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Are banks really special? New evidence from the FDIC-induced failure of healthy banks

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  • Adam B. Ashcraft

Abstract

The FDIC used cross-guarantees to close thirty-eight subsidiaries of First Republic Bank Corporation in 1988 and eighteen subsidiaries of First City Bancorporation in 1992 when lead banks from each of these Texas-based bank holding companies were declared insolvent. I use this exogenous failure of otherwise healthy subsidiary banks as a natural experiment for studying the impact of bank failure on local-area real economic activity. I find that the closings of the subsidiaries were associated with a significant decline in bank lending that led to a permanent reduction in real county income of about 3 percent.

Suggested Citation

  • Adam B. Ashcraft, 2003. "Are banks really special? New evidence from the FDIC-induced failure of healthy banks," Staff Reports 176, Federal Reserve Bank of New York.
  • Handle: RePEc:fip:fednsr:176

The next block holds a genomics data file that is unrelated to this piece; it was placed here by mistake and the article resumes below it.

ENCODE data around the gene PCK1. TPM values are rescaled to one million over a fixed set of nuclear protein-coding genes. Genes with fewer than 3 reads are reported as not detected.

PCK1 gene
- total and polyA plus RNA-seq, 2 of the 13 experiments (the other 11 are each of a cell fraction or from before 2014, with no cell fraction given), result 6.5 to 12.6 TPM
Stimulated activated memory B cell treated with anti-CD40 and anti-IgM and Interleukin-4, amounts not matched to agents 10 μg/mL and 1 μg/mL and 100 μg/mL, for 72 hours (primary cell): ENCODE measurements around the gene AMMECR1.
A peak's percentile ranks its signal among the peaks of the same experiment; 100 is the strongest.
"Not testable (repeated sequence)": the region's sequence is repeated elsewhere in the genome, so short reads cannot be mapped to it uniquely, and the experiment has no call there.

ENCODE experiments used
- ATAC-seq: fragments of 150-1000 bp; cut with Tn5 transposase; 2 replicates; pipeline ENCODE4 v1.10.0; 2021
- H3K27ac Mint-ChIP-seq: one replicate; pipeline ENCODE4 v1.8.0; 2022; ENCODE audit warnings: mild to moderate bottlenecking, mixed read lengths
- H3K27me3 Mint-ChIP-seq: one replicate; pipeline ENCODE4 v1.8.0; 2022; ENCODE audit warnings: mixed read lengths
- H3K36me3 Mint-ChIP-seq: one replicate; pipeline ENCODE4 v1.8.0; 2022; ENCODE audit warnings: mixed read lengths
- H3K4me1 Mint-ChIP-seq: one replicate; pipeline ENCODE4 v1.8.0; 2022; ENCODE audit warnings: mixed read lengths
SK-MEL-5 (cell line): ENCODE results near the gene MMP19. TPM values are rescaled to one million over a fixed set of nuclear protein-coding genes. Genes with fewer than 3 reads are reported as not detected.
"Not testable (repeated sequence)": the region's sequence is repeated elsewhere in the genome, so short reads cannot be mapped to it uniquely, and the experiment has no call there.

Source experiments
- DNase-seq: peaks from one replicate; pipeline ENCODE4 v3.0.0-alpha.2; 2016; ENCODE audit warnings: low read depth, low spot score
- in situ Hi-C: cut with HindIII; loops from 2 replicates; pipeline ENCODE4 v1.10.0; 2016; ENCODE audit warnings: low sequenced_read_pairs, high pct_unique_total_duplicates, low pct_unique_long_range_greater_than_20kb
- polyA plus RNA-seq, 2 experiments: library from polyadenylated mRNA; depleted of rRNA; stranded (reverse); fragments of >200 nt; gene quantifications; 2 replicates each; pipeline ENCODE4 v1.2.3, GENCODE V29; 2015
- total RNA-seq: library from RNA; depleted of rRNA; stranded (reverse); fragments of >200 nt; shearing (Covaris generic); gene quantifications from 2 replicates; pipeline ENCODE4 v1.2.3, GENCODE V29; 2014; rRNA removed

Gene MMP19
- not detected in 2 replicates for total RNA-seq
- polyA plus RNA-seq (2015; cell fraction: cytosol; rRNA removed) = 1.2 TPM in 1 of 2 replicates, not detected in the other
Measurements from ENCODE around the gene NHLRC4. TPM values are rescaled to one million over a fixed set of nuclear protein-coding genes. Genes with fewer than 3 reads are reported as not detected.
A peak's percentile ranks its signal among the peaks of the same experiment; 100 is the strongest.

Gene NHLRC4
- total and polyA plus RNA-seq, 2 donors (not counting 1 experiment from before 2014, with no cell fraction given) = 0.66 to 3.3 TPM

Note: For a published version of this report, see Adam B. Ashcraft, "Are Banks Really Special? New Evidence from the FDIC-Induced Failure of Healthy Banks," American Economic Review 95, no. 5 (December 2005): 1712-30.
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    More about this item

    Keywords

    bank failures; cross-guarantee; uniqueness of banks;
    All these keywords.

    JEL classification:

    • E5 - Macroeconomics and Monetary Economics - - Monetary Policy, Central Banking, and the Supply of Money and Credit
    • G18 - Financial Economics - - General Financial Markets - - - Government Policy and Regulation
    • G33 - Financial Economics - - Corporate Finance and Governance - - - Bankruptcy; Liquidation

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